By Joyce Flory, Ph.D.
Following are some tips that will make your Internet adventure a success.
Create valuable, appealing content that you can’t get anywhere else. If you’ve got health care information, promote it with a sense of humor and whimsy. For example, Kaplan Testing Services promotes its services with a mock interview called The Hot Seat and The Amazing College Simulator. Then again, they knew when to get serious too. They also provided chats, bulletin boards, games and Career and Classified Centers. The goal is to give people information mixed with a fun-focused experience.
Promote your site. Make sure that you’re registered with all of the major search engines—most likely through vehicles that allow you to register simultaneously with a variety of engines. Also critical is running test searches so you know your site is listed and including your full URL on all brochures, radio, television and print advertisements, newsletters, and business cards. And don’t forget standard press releases mechanisms such as PR Newswire (http://www.prnewswire) to get the message out. In the end, a Web site launch is much like any other special event. What worked for a facility opening—from tee shirts and tours to brochures and balloons—will probably work for a site launch.
Create community. Zima created a loyal following (http://www.zima.com/) of 20-somethings by offering cool, hip information and the opportunity to participate in contests, games and a slightly goofy Club Zima. Health care organizations can follow Zima’s lead by creating sub communities for groups such as such as families, children, teenagers, women and seniors. Each area of the site may have a slightly different feel, style and message. In fact, some of these sub sites can actually be managed by members of the community. For example, consider the power of a site whose editorial content was managed by teenagers under the direction of council of teachers with input from medical and health care experts.
Reward the consumer. Thank people for visiting your site. At minimum, try contests and coupons. For example, you might want to give people an opportunity to win a weekend stay at a local hotel or resort in exchange for sharing their personal interest story or filling out a survey. Or, allow them to collect points by playing an online game that would allow them to become eligible for a sweepstakes drawing.
Think about vision. Just as you wouldn’t dream of trying to function without an organizational mission statement, you’ll also want to have a digital mission statement. For a site to be successful, you have to know the answers to several questions. Mission: What is the purpose of this site or service? Vision: Where is this site headed or how will it emerge and evolve in the next two to five years? Values: By what standards or criteria will we make decisions about promotion, content, design and technology? And don’t forget, you need the buy-in of top management and the board. CEOs are notorious for getting excited about the Internet only to feel betrayed when they realize that it cost as much as a magazine to maintain.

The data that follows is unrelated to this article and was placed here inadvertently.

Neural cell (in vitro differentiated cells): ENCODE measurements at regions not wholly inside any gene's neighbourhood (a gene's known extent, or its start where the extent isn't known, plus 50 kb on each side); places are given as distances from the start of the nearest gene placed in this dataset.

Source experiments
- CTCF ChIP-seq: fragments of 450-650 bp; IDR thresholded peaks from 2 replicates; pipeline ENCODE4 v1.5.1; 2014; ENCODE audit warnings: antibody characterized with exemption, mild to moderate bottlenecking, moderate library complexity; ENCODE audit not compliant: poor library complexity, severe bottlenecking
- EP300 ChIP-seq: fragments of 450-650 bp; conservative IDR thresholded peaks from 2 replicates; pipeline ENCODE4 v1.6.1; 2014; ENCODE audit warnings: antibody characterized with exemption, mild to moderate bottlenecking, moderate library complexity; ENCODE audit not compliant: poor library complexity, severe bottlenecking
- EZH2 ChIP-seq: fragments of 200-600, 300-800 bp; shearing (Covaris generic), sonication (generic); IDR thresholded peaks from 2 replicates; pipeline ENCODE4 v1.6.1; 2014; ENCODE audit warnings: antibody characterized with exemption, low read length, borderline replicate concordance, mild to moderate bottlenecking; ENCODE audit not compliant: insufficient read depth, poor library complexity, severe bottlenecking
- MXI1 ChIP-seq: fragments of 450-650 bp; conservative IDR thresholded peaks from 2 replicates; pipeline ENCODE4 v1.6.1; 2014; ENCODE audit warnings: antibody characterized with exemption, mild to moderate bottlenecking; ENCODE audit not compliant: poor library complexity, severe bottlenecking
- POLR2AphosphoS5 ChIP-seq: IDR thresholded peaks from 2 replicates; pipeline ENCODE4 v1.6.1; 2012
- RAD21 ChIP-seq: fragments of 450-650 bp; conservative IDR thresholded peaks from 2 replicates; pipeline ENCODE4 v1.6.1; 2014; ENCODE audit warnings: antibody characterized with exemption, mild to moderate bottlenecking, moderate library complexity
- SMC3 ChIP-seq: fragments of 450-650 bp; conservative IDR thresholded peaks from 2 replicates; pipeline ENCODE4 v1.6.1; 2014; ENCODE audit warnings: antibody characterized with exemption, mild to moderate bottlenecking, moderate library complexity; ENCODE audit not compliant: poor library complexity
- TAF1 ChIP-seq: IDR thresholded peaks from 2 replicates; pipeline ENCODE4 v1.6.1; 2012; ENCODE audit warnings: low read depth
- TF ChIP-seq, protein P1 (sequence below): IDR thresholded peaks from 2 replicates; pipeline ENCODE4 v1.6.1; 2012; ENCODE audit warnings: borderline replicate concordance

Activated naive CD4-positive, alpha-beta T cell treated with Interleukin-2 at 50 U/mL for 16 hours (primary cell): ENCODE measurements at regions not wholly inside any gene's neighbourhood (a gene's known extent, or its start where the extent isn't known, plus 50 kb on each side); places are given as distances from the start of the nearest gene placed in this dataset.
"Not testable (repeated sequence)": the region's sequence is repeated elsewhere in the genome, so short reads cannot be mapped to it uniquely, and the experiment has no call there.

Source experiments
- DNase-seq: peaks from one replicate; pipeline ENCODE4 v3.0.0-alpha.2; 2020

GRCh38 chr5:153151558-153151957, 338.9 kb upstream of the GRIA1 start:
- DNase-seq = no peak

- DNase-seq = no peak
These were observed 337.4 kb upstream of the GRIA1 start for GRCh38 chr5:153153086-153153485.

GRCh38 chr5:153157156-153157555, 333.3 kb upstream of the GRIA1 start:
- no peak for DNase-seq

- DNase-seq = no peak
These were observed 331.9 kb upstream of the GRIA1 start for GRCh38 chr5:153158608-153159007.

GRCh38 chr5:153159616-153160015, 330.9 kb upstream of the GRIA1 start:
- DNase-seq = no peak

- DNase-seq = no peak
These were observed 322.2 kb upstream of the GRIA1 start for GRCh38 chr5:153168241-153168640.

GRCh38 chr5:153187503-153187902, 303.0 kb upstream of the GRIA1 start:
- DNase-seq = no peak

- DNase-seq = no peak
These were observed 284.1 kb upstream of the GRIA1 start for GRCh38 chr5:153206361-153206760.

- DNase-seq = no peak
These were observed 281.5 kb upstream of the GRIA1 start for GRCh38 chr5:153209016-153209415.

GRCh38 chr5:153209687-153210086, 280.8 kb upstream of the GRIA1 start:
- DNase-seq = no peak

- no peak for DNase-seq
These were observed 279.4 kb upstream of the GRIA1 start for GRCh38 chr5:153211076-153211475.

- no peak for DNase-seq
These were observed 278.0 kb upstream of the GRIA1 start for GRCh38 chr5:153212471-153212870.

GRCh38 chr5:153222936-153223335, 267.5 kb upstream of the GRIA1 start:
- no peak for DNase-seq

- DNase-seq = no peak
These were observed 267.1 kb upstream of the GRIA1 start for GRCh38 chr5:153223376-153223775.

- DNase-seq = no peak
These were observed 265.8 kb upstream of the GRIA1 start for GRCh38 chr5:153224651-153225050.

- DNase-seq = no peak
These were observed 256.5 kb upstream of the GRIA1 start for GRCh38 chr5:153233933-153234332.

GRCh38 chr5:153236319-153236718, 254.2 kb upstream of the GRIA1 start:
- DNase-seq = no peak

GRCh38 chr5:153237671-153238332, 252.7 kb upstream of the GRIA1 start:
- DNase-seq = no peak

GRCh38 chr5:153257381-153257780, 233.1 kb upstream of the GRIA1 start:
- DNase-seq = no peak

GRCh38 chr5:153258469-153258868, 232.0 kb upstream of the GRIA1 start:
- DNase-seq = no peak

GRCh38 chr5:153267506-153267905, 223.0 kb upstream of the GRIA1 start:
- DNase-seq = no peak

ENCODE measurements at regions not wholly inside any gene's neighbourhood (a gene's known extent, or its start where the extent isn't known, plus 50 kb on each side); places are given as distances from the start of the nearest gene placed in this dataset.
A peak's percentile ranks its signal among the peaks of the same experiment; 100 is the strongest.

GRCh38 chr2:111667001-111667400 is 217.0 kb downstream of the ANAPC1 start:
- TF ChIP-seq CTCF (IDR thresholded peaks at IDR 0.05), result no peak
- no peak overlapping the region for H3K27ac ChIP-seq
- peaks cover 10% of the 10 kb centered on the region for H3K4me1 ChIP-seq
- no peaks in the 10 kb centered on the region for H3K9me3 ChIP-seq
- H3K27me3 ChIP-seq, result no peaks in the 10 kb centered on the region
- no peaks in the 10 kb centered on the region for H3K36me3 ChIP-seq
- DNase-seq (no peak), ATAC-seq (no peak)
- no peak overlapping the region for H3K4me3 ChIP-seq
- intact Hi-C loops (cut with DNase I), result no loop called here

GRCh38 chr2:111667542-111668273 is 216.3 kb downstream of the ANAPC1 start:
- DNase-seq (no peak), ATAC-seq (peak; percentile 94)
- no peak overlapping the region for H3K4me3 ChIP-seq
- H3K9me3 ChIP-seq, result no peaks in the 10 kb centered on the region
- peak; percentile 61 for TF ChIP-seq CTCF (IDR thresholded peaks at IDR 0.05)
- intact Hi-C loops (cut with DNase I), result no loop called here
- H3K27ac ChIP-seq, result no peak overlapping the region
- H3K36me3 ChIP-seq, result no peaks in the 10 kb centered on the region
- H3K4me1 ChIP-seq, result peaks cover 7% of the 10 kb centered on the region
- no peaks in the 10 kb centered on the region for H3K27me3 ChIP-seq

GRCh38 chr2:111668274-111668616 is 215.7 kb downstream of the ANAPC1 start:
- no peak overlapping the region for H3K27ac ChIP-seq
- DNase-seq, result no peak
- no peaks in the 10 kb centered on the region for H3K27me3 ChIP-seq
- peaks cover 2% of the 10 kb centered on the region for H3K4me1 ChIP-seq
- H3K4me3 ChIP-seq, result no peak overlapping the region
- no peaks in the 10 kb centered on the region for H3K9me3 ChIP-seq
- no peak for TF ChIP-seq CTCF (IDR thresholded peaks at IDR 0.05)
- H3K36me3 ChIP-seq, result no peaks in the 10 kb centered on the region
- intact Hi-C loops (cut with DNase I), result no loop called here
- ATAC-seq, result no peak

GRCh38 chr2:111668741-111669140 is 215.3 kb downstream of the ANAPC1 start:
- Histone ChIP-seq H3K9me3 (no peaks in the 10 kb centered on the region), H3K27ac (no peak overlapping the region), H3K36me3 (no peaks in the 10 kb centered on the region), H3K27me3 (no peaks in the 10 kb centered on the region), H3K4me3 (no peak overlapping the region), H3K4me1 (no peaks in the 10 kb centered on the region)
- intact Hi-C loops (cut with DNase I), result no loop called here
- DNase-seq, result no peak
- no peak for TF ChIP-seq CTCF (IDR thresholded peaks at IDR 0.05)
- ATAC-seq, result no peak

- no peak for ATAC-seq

Assemble the appropriate team of experts. Don’t even think of trying to develop and maintain a site with the stereotypical computer geek who’s locked away in some cubicle in the basement. Instead, you need a team of people who reflect specific competencies and skills, e.g., creative content development and creation of an underlying site plan; graphics and design; technology and programming; business development; and marketing and promotion. Too often, organizations hire a design firm only to realize that they’ve produced the electronic equivalent of a pretty brochure. What’s needed instead is an underlying site concept with channels and features that will carry the site for the next several years. Unless you have a long-term plan, you won’t know what to do or how to do it
It’s critical for health care organizations to comprehend the role of the Webmaster—the person who will define the Web strategy, interface with various divisions and departments, assume responsibility for technology, drive HTML coding of new information, check out new technology, and apprise the CEO. Organizations often seem to think they can run a complicated site with volunteers or with someone from marketing who already has a job.
It’s possible, but difficult—unless, of course, you have buy-in from an entire team of people and the support of talented interns. University-based sites can often run like this, but only because of the dedication of some doctors and low-cost support. If you get in the routine of continually enhancing the site with consumer-focused information and new features, you’ll need the commitment of talented professionals who are genuinely excited about the Internet and your site.
Develop an atmosphere and a mood. When people enter your site, they should be able to answer the question,” How does it feel?” with a series of adjectives—from brash and spirited to folksy and playful. Ragu doesn’t talk about bottles of spaghetti sauce. Instead it comes in through the back door with a character named Mama Cuncina, an Italian kitchen and cookbook, an invitation to take a virtual tour of Italy, chat in the Pizza Parlor, win prizes and follow an on-site soap opera. In the same way, Valvoline (http://www.valvoline.com/) doesn’t talk about motor oil,, but about the images, events, and personalities of stock car races. Each site should have a distinctive feel and personality as well as an underlying concept to drive the site’s structure..
Joyce Flory, Ph.D., is with Source Interactive, a consulting firm which specializes in the Internet, new media and online service development.